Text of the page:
Fifty very low birth weight (VLBW) infants (750-1500 g, 27-33 weeks gestational age) were assigned at random to one of two groups of negative fluid balance and underwent prospective clinical and echocardiographic examinations during the first month of life. The purpose was to determine: (a) the effect of fluid restriction on the incidence of ductal shunting, (b) the reliability of the physical examination in diagnosing significant ductal shunting, and (c) the relationship between significant ductal shunting and outcome in such infants. None of the infants had manipulations to close the ductus during the first week of life. Using routine structural and functional echocardiographic indices as criteria for the diagnosis of hemodynamically significant ductal shunting (hsPDA), we found that the two fluid-balance groups (8%-10% weight loss vs 13%-15% weight loss) did not significantly differ in incidence of hsPDA, duration of ventilation, or development of BPD. These two groups were then combined for further analysis: 32 (64%) of 50 VLBW infants had hsPDA during the first week of life. The group of infants with hsPDA did not differ significantly from that without hsPDA in birth weight or gestational age, but had a significantly lower Apgar score (P<0.04) and was significantly more likely to require ventilator support for RDS (P<0.01). Although when present a typical ductal murmur was specific for the development of significant ductal shunting, no murmur was heard in 21 (66%) of 32 infants with early hsPDA. Of the infants requiring ventilator support for RDS, the group with early hsPDA needed ventilation for 13.8±9.4 days, significantly longer than the group without early hsPDA (3.2±2.6 days, P<0.001), and had a higher incidence of BPD and death than the group without early hsPDA (P<0.04). In our study of a large group of prospectively identified VLBW infants, we did not find that significant ductal shunting was altered by more stringent fluid restriction, but we did find that such shunting was frequently inapparent clinically, and was associated with significantly increased morbidity and mortality.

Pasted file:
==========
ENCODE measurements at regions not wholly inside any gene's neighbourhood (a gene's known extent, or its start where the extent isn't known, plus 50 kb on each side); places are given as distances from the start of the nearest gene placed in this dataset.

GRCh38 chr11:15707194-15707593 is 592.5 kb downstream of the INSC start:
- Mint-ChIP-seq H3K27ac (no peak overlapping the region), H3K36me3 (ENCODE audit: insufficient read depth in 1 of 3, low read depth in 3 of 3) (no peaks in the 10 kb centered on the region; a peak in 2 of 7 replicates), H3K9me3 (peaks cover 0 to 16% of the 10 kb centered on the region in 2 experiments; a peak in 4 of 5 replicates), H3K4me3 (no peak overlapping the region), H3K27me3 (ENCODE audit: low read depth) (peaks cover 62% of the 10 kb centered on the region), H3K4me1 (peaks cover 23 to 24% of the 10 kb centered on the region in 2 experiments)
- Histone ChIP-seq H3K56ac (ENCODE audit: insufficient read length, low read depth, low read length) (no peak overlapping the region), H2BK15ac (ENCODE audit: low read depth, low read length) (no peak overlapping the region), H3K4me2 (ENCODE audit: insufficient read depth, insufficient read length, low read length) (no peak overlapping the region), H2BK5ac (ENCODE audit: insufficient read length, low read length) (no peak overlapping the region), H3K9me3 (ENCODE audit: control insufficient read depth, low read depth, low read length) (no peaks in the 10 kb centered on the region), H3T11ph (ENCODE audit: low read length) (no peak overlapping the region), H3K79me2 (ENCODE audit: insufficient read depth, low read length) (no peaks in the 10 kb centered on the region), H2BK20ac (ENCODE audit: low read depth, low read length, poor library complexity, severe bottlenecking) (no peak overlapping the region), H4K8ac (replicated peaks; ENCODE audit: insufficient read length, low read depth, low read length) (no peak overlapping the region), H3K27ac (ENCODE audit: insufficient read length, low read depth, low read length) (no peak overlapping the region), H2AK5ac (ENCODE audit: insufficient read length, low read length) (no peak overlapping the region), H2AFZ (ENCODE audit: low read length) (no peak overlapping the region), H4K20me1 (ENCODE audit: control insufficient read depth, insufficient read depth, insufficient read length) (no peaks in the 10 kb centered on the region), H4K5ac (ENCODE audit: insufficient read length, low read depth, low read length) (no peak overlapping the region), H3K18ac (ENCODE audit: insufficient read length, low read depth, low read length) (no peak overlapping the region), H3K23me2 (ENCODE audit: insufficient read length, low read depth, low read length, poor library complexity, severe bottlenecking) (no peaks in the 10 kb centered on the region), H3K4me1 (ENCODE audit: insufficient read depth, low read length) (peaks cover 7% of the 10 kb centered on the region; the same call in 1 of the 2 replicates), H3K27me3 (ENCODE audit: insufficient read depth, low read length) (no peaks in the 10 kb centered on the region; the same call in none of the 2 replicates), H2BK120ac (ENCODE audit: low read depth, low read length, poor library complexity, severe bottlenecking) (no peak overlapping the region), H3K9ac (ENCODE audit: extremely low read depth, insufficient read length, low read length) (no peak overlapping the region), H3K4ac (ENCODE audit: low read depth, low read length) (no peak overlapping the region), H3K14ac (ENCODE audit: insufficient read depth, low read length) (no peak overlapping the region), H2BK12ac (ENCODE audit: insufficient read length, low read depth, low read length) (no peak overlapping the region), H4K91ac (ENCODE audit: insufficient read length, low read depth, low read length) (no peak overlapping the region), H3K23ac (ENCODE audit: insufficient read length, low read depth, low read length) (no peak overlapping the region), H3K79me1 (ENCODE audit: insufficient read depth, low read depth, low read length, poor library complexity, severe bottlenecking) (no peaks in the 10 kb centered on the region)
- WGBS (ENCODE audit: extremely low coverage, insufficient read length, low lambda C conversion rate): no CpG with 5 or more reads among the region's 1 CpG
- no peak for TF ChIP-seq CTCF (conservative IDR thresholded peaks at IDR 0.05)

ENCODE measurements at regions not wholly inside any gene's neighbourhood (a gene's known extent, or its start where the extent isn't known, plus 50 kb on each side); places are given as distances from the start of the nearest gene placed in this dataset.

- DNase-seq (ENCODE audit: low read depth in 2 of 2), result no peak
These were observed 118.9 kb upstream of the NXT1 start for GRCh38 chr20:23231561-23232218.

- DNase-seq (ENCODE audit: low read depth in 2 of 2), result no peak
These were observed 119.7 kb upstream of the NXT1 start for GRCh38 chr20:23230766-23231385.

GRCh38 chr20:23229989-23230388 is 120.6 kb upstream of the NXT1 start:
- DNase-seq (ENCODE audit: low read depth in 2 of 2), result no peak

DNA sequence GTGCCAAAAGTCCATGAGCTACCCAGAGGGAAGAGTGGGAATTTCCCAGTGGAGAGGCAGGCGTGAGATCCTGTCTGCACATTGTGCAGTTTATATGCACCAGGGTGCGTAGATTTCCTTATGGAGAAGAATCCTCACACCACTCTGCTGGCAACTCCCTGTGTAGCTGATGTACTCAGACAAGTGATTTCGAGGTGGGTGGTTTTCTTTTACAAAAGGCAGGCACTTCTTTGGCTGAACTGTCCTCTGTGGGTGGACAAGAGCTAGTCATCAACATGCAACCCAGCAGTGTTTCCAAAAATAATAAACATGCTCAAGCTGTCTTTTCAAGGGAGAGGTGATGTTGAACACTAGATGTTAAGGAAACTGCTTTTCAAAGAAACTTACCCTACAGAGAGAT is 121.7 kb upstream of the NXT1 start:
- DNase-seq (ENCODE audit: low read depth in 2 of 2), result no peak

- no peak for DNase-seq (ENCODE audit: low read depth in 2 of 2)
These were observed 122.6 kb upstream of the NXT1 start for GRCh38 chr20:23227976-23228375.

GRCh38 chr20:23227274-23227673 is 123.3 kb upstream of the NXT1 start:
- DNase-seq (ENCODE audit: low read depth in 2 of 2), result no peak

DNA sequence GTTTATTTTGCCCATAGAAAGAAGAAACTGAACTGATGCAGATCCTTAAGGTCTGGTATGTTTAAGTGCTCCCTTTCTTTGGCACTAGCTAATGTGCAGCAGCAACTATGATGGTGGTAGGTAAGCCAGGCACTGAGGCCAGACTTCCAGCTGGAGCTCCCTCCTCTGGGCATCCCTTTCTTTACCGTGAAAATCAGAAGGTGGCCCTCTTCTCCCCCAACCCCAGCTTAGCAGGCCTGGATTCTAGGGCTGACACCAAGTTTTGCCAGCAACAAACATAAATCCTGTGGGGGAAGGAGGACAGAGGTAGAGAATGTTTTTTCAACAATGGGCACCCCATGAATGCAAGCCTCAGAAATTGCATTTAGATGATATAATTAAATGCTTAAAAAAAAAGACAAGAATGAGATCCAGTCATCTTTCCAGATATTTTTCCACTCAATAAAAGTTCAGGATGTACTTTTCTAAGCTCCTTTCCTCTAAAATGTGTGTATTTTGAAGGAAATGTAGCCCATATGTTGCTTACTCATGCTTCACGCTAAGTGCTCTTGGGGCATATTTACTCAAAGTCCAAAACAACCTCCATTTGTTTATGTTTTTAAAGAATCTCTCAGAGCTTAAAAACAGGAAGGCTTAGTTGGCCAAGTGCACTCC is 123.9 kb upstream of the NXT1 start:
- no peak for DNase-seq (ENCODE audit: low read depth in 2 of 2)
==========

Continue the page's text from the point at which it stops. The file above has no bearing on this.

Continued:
- Fluid balance
- VLBW infants
ASJC Scopus subject areas
- Pediatrics, Perinatology, and Child Health
- Cardiology and Cardiovascular Medicine